The fourth round of talks on textile exports between China and the US comes as the EU dispute over Chinese textile imports intensifies.
Though the US is not likely to suffer a similar problem given its diversified imports and preparations, the high costs of restrictions on trade demand attention from American negotiators.
As the world's biggest textile and garment exporter, China has been fending off threats of trade limits by the US and EU since global quotas on the textile trade finally ended on January 1 this year.
But a surge of textile exports, a natural result of China's comparative advantage in this labor-intensive industry, has driven many rich nations to try to prolong protection for the sake of their domestic industries.
A China-EU textile agreement was signed in June. China demonstrated its consideration of some EU countries' difficulties in quickly preparing their domestic enterprises for the surge in global textile trade.
The shift would have been predicted if the scheduled removal of global trade quotas had been taken seriously by developed countries.
Enterprises in these developed countries would have tried much harder to adapt themselves to the upcoming changes if their governments had resolved to observe the new world trade order, which will obviously be fairer in the absence of the obsolete textile quota system.
The China-EU deal, as a stopgap measure, has helped alleviate the pressure on some European textile manufacturers. But this came as a surprise to European importers and retailers as well as Chinese textile exporters.
As millions of Chinese sweaters, trousers and bras piled up in ports this month after rapidly exceeding the reinstated import quotas, European importers and retailers have found themselves being penalized for not making orders in line with newly erected trade barriers.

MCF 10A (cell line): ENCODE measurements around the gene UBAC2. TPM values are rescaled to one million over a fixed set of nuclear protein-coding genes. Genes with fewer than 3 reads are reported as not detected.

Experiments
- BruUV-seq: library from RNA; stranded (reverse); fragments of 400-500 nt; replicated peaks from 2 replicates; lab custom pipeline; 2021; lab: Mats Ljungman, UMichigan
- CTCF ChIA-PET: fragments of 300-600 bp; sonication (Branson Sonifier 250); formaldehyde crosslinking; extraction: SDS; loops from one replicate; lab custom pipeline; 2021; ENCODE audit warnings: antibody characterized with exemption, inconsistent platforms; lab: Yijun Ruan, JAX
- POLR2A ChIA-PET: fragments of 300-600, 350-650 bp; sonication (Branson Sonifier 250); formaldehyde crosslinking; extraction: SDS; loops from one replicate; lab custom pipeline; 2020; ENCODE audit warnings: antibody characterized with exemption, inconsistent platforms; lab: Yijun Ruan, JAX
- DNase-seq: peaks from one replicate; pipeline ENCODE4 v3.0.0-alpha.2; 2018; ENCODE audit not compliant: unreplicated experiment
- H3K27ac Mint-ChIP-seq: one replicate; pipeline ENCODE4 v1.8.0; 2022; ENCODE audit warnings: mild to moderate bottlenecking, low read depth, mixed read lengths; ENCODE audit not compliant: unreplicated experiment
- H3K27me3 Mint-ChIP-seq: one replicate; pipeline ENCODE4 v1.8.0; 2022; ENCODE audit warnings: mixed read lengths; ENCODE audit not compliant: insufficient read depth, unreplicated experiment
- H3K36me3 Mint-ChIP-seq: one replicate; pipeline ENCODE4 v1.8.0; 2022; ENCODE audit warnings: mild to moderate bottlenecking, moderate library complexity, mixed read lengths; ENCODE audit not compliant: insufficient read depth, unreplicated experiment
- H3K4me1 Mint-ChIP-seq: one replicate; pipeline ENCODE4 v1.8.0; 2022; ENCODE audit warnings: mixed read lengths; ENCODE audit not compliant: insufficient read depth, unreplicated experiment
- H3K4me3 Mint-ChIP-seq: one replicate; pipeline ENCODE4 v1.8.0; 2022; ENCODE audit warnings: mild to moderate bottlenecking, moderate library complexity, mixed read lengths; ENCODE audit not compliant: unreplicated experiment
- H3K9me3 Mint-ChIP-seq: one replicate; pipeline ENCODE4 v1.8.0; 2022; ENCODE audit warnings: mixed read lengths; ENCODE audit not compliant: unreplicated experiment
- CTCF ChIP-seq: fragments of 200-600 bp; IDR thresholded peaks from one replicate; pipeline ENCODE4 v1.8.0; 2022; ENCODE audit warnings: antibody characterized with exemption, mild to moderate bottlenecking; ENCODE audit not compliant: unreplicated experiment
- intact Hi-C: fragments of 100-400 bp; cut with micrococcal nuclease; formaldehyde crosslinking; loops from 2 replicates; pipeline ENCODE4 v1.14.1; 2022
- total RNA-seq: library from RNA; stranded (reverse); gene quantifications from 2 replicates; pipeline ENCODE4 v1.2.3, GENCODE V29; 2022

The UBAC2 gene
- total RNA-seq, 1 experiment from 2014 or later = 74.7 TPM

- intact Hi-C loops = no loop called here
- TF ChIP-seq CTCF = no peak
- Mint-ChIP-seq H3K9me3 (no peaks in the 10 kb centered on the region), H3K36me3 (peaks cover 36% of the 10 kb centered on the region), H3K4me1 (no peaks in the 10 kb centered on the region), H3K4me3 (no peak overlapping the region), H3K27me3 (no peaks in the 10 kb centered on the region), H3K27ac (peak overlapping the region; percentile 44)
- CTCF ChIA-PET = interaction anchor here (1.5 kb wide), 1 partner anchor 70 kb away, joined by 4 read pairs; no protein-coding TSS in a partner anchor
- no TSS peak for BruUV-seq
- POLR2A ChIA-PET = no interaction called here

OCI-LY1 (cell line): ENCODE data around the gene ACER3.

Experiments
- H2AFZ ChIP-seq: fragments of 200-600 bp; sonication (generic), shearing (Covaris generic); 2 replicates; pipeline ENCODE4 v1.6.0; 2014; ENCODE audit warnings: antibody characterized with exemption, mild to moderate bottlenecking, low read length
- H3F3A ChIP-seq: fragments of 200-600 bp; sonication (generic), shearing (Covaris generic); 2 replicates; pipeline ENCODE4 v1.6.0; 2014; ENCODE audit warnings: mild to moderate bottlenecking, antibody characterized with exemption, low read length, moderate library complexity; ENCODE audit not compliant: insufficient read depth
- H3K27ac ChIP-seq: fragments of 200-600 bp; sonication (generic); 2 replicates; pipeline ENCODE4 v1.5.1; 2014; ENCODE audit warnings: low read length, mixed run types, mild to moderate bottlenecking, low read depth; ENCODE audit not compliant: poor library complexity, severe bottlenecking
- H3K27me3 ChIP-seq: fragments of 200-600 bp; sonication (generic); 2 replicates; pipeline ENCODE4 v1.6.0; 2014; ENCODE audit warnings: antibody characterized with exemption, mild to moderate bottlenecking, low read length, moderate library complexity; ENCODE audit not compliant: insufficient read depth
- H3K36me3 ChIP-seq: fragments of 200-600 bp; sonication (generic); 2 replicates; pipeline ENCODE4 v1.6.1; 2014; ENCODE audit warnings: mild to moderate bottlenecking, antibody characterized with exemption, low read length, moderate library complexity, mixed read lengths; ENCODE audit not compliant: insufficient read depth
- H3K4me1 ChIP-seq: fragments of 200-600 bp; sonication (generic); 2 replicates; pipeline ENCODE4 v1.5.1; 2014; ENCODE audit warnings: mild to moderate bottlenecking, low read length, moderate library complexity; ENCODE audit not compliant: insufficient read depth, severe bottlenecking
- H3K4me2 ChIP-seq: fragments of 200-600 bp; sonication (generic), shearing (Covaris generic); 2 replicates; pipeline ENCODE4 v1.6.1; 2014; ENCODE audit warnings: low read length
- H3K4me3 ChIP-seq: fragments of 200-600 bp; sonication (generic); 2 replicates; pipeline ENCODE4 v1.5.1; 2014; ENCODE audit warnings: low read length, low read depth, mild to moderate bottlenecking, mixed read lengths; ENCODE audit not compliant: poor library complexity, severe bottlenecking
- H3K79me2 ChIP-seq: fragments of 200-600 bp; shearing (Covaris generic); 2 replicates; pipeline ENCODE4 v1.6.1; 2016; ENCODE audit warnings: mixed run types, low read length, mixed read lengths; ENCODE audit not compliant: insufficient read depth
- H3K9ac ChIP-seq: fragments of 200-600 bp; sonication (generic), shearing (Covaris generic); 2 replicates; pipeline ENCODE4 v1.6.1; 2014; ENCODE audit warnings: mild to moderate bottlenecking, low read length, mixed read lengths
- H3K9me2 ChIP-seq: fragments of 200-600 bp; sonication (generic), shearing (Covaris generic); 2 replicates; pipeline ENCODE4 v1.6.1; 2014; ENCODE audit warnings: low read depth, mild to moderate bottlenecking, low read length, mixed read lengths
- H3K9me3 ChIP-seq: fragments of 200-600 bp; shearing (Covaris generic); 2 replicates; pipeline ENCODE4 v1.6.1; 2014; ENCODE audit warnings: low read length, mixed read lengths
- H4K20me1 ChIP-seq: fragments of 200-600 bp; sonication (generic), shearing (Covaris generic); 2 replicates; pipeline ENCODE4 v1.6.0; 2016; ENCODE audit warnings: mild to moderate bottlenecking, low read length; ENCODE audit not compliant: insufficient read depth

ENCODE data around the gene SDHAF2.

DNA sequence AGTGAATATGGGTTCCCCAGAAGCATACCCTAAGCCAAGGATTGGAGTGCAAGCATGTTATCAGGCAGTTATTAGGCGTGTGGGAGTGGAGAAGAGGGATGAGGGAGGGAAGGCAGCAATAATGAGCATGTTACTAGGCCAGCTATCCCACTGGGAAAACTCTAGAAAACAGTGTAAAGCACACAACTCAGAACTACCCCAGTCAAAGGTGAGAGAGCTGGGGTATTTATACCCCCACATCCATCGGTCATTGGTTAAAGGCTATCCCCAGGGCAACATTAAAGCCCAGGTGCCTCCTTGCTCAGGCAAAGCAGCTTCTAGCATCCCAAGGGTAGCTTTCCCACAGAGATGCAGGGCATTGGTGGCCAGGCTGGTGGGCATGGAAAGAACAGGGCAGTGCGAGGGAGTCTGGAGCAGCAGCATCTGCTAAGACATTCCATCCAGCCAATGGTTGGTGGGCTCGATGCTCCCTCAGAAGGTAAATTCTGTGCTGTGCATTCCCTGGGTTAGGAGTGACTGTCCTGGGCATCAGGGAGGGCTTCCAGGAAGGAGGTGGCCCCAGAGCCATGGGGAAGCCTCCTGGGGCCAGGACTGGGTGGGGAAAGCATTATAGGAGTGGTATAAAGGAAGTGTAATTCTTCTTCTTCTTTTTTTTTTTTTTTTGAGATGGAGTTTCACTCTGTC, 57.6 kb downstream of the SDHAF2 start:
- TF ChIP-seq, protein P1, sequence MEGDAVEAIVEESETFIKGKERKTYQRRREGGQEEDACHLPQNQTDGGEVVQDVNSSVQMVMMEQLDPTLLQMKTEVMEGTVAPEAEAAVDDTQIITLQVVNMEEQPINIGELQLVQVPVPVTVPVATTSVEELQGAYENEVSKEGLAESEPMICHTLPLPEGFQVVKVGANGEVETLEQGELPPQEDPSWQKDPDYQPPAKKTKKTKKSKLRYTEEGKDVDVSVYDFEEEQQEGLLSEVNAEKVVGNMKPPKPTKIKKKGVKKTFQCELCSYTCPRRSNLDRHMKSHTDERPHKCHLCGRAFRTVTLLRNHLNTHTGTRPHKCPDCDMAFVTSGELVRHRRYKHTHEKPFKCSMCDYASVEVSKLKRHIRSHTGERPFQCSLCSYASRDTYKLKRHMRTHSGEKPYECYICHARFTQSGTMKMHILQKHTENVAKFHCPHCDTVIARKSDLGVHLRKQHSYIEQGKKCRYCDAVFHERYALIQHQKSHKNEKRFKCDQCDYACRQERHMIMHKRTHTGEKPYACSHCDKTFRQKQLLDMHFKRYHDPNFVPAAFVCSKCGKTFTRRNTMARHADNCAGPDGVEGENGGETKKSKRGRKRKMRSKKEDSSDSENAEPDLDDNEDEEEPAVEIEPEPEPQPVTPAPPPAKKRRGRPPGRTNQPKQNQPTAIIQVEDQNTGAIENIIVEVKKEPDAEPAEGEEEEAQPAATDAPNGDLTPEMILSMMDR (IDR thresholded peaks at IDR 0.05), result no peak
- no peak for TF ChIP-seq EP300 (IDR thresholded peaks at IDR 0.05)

European retailers' warnings that the hold-up of Chinese textile imports could lead to stores going bankrupt and shoppers facing empty shelves this autumn and winter galvanized EU trade negotiators into action to review the quota agreement reached just three months ago.
This trade fiasco demonstrates that protective measures, at best, are zero-sum games for those who resort to them. The bigger market shares domestic textile producers gain from artificial trade barriers will be largely offset by losses not only for domestic consumers but also other related domestic businesses.
Worse, protectionism is a loss-loss deal for both sides in international trade while undermining the global effort to build a free and fair trade order.
Trade protectionism has incurred huge costs for Chinese textile producers. Rising uncertainty in the global market has seriously disrupted their production. The consequences hit numerous low-wage Chinese textile workers harder than the current hold-up is affecting European retailers.
The two-day China-US trade talks on textiles, the fourth round since June, began yesterday in Beijing. The US still threatens to slap protectionist measures on several categories of Chinese textile imports.
The US government's decision to yield to domestic protectionists has time and again egged them on to demand more and more.
But the real cost of protectionism has not been fully taken into trade negotiators' consideration.
Even if the US avoids supply disruptions that have recently plagued Europe by timely replacing Chinese exports with imports from other countries, consumers will have to pay more, as those in Europe will, as cheap Chinese goods are refused.
The long-term consequences of postponing necessary industrial restructuring that can maximize its competitive edge otherwise will only get more serious.
To prosper in the new world economy, the US must fix its industrial structure problems from a domestic perspective.
(China Daily August 31, 2005)